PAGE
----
Feb. 10’s virtual Wednesday Nite at the Lab, “Viruses as unique and long-lived as their human hosts,” will feature Moriah Szpara, a Pennsylvania State University virologist specializing in viral genetics who will dive into the relationships between viruses and their hosts.

The last virtual Darwin Day event, February 17th’s Wednesday Nite at the Lab, will feature a panel of evolutionary biologists from all over, including Yale University’s Paul Turner, University of California, San Diego’s Aspen Reece and the University of Otago’s Jemma Geoghegen. The panel will explore the co-evolutionary relationship between mammals and microbes. UW–Madison infectious disease researchers Tony Goldberg and Caitlin Pepperell will moderate the panel.

Switching to an all-virtual conference also means an opportunity to try new things — including international voices like Chilean biologist Alexa Garin-Fernandez, who will deliver the Feb. 11 Evolution Seminar on the evolution of and new frontiers in marine virus research. Garin-Fernandez works at the Alfred Wegener Institute for Polar and Marine Research in Bremerhaven, Germany, where she studies microbial and marine virus ecology.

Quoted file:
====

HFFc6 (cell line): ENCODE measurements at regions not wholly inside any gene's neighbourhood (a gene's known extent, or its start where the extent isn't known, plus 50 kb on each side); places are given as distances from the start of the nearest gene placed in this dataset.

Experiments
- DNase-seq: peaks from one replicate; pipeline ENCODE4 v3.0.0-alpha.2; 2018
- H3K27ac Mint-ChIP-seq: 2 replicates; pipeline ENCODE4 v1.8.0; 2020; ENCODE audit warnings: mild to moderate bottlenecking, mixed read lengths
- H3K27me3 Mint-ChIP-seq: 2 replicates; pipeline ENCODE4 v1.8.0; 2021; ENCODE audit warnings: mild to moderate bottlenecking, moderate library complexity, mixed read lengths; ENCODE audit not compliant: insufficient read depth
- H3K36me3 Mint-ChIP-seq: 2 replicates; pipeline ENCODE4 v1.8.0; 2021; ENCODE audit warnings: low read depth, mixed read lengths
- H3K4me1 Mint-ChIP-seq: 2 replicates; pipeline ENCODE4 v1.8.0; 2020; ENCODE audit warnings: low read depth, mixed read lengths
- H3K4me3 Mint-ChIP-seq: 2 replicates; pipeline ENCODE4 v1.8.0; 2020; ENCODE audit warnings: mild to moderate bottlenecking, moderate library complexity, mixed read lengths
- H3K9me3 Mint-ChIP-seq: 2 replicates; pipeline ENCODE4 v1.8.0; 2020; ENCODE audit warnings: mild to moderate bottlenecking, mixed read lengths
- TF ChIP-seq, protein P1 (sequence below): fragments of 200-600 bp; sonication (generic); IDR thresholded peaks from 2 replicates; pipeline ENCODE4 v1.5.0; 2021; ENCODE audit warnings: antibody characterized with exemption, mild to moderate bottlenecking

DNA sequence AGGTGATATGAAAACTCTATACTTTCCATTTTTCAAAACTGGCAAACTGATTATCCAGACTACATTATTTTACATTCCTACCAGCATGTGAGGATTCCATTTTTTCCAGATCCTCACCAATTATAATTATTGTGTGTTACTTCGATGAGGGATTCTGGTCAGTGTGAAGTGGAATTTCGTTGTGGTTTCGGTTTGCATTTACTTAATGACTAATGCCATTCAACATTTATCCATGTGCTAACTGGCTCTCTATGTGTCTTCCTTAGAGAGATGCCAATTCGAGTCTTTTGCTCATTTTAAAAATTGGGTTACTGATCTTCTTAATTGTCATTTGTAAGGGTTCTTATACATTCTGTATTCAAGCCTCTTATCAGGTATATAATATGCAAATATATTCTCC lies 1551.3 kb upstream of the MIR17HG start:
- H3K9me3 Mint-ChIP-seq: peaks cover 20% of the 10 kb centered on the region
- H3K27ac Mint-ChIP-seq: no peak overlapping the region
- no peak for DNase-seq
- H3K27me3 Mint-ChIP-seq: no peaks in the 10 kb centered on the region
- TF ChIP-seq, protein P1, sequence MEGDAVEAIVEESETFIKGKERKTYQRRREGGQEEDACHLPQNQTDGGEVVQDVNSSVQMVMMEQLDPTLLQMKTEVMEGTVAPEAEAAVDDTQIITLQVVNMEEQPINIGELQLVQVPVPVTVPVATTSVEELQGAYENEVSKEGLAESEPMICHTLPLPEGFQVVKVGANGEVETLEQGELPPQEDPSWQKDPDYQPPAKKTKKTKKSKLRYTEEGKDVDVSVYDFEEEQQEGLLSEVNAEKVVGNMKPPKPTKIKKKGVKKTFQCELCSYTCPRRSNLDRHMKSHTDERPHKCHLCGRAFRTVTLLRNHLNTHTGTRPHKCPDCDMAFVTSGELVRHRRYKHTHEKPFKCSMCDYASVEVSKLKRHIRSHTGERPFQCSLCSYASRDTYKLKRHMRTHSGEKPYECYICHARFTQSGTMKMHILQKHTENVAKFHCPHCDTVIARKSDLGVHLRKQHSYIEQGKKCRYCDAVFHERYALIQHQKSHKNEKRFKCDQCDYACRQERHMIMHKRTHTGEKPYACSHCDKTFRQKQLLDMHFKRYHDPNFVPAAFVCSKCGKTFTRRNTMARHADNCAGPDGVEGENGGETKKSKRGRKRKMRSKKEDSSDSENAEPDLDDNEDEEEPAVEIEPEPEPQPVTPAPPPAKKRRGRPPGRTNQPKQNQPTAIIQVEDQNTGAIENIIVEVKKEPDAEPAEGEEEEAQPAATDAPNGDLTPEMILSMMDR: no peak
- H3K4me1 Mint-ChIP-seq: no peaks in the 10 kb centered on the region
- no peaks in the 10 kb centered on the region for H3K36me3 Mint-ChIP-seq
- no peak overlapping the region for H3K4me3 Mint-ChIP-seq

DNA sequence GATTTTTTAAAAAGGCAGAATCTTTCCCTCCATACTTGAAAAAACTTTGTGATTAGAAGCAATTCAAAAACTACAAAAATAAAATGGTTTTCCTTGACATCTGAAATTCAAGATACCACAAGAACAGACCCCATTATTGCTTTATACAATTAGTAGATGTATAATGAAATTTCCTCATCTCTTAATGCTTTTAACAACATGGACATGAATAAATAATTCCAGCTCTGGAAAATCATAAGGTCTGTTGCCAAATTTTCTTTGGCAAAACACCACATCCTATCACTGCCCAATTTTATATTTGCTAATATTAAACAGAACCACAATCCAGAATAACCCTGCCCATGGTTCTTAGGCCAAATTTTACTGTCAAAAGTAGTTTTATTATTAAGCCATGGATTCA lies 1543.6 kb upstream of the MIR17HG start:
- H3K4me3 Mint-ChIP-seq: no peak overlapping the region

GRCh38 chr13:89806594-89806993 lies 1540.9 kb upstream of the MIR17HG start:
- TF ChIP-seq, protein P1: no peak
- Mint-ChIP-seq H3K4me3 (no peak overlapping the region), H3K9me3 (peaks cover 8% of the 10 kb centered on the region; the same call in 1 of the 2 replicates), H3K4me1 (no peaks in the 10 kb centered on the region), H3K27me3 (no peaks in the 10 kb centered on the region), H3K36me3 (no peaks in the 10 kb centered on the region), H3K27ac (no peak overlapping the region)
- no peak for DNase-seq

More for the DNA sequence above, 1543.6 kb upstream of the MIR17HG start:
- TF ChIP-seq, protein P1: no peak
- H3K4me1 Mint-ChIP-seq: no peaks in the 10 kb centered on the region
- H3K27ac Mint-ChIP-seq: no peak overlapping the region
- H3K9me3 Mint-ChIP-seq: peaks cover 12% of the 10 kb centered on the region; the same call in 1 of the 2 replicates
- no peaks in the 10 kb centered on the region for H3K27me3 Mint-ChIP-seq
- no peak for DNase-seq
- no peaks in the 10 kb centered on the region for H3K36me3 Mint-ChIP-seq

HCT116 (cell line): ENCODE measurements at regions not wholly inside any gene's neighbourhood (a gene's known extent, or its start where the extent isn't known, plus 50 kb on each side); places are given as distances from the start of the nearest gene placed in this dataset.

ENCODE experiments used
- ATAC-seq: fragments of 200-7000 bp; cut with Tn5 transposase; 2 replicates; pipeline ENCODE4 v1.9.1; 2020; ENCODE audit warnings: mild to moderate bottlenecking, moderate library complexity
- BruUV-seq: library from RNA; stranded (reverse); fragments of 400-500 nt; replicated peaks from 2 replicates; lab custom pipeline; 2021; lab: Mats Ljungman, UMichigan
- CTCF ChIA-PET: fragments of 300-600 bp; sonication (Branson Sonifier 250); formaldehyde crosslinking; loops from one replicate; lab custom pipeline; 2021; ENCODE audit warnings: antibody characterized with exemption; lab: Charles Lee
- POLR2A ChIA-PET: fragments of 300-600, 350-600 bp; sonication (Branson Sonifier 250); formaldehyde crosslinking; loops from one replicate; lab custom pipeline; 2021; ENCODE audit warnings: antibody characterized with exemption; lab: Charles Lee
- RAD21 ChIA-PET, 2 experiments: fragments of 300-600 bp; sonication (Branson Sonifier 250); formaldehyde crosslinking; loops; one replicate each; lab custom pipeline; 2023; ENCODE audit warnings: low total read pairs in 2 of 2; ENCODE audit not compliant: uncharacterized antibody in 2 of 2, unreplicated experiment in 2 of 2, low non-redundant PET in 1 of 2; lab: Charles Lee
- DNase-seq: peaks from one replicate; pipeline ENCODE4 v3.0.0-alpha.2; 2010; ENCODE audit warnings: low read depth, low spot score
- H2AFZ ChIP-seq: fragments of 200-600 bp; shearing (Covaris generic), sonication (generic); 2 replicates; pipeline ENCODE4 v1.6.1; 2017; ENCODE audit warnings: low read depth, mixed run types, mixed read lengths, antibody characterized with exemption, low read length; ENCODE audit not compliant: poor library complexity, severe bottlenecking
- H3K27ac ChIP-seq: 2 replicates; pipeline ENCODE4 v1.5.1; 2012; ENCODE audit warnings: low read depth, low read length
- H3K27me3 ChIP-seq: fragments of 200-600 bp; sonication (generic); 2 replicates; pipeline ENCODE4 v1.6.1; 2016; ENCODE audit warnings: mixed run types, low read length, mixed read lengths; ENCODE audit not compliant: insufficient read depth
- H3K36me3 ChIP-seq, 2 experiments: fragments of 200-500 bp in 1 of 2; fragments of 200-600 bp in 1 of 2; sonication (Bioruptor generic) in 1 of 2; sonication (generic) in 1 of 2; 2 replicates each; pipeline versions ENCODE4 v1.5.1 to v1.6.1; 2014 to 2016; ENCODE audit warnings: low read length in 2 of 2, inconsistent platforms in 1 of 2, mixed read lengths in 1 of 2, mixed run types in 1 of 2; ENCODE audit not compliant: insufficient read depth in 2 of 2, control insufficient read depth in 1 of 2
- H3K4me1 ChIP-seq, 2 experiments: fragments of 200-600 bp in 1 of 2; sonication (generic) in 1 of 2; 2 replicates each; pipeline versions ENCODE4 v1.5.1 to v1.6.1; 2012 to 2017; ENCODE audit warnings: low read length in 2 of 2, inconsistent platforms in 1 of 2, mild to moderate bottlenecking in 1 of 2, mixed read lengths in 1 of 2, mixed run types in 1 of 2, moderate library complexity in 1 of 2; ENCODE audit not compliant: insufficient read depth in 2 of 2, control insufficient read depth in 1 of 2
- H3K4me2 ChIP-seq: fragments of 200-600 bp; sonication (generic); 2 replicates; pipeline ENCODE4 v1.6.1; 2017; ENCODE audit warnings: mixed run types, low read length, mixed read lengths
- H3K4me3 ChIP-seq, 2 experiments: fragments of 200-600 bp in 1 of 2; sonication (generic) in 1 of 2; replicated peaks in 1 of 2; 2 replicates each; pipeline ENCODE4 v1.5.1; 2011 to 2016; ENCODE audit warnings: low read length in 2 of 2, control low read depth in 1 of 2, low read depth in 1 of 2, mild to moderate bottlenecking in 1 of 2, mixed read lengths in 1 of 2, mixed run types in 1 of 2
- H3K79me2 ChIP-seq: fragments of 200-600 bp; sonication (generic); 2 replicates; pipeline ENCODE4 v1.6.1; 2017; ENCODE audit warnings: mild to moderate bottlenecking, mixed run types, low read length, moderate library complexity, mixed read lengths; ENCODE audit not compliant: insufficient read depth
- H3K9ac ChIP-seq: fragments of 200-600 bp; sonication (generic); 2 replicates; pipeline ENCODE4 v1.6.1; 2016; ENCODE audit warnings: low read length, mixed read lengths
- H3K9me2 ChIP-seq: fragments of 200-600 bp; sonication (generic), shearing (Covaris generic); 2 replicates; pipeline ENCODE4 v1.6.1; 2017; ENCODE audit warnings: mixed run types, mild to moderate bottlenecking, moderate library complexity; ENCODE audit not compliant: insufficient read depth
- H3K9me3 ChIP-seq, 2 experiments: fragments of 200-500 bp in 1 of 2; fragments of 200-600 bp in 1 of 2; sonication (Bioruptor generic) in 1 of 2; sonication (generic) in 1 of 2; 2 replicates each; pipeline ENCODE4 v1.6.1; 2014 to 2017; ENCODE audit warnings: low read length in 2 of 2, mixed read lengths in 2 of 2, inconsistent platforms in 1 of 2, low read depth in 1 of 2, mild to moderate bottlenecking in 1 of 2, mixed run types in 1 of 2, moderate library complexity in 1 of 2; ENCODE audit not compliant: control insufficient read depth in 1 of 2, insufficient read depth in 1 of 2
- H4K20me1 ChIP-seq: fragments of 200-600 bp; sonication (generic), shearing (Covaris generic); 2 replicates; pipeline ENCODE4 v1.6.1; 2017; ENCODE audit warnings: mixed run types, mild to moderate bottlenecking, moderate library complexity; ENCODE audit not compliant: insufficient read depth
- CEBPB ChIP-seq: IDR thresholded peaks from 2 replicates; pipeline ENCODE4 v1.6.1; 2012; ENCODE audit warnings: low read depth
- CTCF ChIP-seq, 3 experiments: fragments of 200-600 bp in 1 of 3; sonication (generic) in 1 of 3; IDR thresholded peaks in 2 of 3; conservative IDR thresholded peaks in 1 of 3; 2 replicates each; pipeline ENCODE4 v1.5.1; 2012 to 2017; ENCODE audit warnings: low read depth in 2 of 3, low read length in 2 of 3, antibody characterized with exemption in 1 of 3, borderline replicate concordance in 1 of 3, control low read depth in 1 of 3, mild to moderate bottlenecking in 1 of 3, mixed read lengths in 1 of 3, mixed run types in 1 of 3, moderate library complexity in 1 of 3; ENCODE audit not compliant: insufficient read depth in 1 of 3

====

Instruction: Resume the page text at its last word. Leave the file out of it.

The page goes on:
Cordova says they’re also hoping to engage more people across the state this year who may not have been able to travel to Madison in the past.

Darwin Day 2021’s schedule.

“We’re hoping to reach out to far more people than just those in the center of the state, and hopefully get an audience from throughout the state and potentially elsewhere,” Cordova says. “And also, normally we would only fly out one speaker, but now we have five speakers from around the country and around the world.”

Cordova says to him, Darwin Day and outreach in general is personally significant because as a kid growing up in a low-income community, he didn’t always have access to engaging science. So now as a graduate researcher, he works to provide young people and these communities with the experiences and resources he didn’t have.

“I grew up in a relatively low income community, and I didn’t have a lot of scientists come out and talk to me — my science teachers and my doctor were the only people that I knew were scientists growing up,” says Cordova, an astrobiologist and NASA Solar System Ambassador. “So outreach is important because not only do I get to talk about science that I think is really awesome, but I also get to reach out to those communities that don’t necessarily have as great of access.”

And when it comes to spreading the word about evolution research and Darwin’s legacy, Cordova says while evolution can be a divisive topic in some spheres, during Darwin Day, he and his colleagues just want to help people think critically and learn more about evolutionary history. And for the K-12 students that participate in Darwin Day, it’s all about getting them excited about evolution.

“We can talk about something as simple as bacterial evolution — something that could be obvious to us as scientists — but being able to explain it to a kid and seeing how their faces light up? It’s so cool. And then they run off telling their teacher about it because they’re passionate about it,” Cordova says. “That’s probably the most rewarding thing.”